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Air Sea International Forwarding, Inc. v. Global Imports and Trading, Inc.

2008 WL5070702 (U.S. Dist. Ct. D. N.J. 2008) (Unpublished)

GUARANTIES — Where a guaranty expressly states that it covers only certain charges pursuant to an underlying credit agreement, the guarantor is not liable for other charges imposed by the credit agreement because, in New Jersey, guaranty agreements are strictly construed and their coverage will not be expanded beyond the terms of the guaranty itself.

A rug importer sold Indian rugs to a retail store and agreed to deliver them within two weeks. Since the importer was a newly formed entity with little capital or credit history, it did not have sufficient funds to pay the shipping costs to have the rugs shipped from India and delivered to the retailer within such a short time frame. Therefore, the importer entered into an agreement with an international freight forwarder to facilitate the shipment of the rugs from India for delivery to its customer. The freight forwarder required the company to enter into a credit agreement. It also required the importer’s principals to sign personal guaranties, wherein they guaranteed payment of “50% of the credit balance of air freight, clearance and delivery charges incurred.” When the importer failed to pay the balance owed pursuant to the credit agreement, the freight forwarder sued the importer and the guarantors. The freight forwarder argued that the personal guaranty incorporated the terms of the credit agreement. Therefore, the guarantors were responsible to pay 50% of all the freight forwarder’s invoices, as well as its interest charges, and a 35% collection fee.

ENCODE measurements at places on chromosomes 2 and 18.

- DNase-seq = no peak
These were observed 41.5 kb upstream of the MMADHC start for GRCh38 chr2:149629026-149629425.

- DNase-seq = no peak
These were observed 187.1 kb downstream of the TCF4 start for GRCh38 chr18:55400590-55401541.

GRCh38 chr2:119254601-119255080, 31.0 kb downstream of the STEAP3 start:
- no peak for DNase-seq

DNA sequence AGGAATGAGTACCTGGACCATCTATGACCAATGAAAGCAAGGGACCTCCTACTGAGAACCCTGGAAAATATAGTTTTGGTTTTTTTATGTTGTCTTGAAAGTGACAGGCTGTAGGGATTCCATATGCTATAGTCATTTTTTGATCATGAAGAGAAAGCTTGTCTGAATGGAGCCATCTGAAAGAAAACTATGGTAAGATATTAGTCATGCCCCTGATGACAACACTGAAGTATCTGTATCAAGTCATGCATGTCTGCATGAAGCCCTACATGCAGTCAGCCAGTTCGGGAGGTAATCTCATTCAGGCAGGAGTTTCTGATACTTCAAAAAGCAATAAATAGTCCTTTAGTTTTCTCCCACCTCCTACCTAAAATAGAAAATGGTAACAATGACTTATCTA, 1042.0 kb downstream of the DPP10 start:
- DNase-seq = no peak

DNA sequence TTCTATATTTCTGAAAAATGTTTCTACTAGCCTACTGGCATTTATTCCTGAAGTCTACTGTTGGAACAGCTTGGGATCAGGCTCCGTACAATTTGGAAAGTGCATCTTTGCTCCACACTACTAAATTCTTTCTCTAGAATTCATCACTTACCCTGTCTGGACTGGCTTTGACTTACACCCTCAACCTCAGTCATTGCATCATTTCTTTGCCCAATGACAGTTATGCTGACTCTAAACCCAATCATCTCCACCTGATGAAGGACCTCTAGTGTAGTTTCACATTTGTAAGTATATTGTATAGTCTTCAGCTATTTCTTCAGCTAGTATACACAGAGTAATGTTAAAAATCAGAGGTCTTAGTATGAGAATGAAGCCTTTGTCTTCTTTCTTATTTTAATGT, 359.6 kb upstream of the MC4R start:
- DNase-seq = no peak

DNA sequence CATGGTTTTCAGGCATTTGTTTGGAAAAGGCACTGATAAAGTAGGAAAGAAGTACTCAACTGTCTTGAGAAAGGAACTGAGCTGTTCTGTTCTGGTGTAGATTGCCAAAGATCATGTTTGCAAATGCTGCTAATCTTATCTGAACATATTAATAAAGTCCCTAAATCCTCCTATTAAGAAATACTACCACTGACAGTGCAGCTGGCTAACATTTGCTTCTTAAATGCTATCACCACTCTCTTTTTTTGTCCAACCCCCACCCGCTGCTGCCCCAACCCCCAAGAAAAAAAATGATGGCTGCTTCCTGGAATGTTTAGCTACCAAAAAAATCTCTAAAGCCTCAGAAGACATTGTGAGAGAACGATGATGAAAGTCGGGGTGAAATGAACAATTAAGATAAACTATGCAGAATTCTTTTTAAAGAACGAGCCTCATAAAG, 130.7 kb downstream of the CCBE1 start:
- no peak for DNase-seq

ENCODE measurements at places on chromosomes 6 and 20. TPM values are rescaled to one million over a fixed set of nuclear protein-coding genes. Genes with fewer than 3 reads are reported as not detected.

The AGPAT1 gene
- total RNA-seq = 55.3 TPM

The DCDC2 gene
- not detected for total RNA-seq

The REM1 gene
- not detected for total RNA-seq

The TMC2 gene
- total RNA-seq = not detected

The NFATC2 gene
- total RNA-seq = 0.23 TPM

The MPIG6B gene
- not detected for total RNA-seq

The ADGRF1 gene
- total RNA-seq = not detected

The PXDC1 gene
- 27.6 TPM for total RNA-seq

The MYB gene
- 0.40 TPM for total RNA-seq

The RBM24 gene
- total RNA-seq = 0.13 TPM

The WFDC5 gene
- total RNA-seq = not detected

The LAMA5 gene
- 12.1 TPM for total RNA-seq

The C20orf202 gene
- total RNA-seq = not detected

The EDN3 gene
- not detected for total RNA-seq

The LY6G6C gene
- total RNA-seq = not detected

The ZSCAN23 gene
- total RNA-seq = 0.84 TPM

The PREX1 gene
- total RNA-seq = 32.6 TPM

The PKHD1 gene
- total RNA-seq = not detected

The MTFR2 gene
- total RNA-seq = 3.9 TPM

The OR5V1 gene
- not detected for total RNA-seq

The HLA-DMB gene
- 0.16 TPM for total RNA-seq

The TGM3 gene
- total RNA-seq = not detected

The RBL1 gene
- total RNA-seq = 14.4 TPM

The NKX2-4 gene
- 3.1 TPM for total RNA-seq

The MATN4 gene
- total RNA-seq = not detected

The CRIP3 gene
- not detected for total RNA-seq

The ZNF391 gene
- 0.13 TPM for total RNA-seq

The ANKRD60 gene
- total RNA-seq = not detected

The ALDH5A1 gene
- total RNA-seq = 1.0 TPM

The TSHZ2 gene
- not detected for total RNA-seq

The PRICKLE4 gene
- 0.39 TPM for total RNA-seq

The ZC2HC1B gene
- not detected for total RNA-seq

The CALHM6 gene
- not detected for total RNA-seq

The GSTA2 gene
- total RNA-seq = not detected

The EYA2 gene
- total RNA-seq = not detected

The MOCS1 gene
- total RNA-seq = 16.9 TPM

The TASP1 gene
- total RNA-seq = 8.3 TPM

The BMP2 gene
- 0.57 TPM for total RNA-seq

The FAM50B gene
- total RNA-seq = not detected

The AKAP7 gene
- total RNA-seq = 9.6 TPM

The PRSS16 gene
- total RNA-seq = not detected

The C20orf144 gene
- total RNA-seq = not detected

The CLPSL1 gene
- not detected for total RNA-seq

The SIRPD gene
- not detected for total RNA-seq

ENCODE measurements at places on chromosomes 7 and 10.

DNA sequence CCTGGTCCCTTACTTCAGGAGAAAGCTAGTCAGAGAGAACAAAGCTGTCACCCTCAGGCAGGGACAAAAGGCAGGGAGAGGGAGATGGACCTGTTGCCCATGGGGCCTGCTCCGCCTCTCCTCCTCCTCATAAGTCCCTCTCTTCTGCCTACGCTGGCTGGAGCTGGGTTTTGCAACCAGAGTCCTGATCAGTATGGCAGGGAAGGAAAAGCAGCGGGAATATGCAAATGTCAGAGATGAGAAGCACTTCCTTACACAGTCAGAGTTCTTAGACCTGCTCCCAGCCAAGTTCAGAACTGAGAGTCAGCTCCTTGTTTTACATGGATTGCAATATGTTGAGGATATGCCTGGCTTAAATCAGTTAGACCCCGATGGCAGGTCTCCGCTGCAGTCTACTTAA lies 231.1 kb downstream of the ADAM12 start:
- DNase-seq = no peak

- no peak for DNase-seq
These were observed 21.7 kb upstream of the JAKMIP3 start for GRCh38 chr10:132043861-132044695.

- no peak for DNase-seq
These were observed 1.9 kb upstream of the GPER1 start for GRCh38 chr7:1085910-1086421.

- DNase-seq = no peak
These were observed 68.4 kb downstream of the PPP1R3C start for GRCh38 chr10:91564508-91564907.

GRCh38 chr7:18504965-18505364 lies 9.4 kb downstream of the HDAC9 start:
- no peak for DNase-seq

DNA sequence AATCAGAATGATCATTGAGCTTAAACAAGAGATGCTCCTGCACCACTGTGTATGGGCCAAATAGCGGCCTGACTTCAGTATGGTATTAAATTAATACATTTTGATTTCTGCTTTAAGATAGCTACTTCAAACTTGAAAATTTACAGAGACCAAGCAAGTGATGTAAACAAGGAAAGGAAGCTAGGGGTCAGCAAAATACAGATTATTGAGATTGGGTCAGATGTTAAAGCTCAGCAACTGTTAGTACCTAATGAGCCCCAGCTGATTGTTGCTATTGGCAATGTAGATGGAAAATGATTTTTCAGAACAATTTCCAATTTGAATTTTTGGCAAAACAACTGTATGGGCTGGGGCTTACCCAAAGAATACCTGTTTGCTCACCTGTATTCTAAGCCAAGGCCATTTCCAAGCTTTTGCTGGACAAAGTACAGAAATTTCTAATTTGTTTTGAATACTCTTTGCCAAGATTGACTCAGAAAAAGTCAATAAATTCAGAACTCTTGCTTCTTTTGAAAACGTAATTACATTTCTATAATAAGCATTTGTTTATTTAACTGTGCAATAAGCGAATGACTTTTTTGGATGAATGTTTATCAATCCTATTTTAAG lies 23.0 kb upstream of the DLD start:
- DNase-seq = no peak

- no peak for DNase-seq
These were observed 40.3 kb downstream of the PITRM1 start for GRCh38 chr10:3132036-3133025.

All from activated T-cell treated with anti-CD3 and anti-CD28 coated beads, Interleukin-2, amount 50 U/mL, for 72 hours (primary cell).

The United District Court noted that the freight forwarder’s argument to expansively construe the guaranty to include charges not specifically referenced in the guaranty was contrary to applicable precedent. In New Jersey, guaranty agreements are strictly construed and must be interpreted against the person at whose insistence the guaranty was written. Thus, the Court rejected the freight forwarder’s claims that the guarantor was responsible for 50% of consultation fees, interest charges, and collection fees. It found that the guaranty did not include consulting fees and the inclusion of such fees would improperly expand the scope of the guaranty. The Court also found that since the guaranty did not enumerate interest payments incurred by the freight forwarder as part of the credit agreement, the guarantors were not obligated to pay it. Lastly, it found that the freight forwarder was not entitled to a collection fee from the guarantors. According to the Court, under the “American Rule,” each party is obligated to pay its own costs and legal fees unless there is a statute authorizing such fees or there is an agreement between the parties that states otherwise. The American Rule does not prohibit parties from shifting responsibility for the payment of costs and legal fees, but any cost shifting agreements are to be strictly construed pursuant to a general policy that does not favor it. In this case, the Court found that the freight forwarder was not entitled to a collection fee from the guarantors because the guaranty was limited to air freight, clearance, and delivery charges and nothing else.


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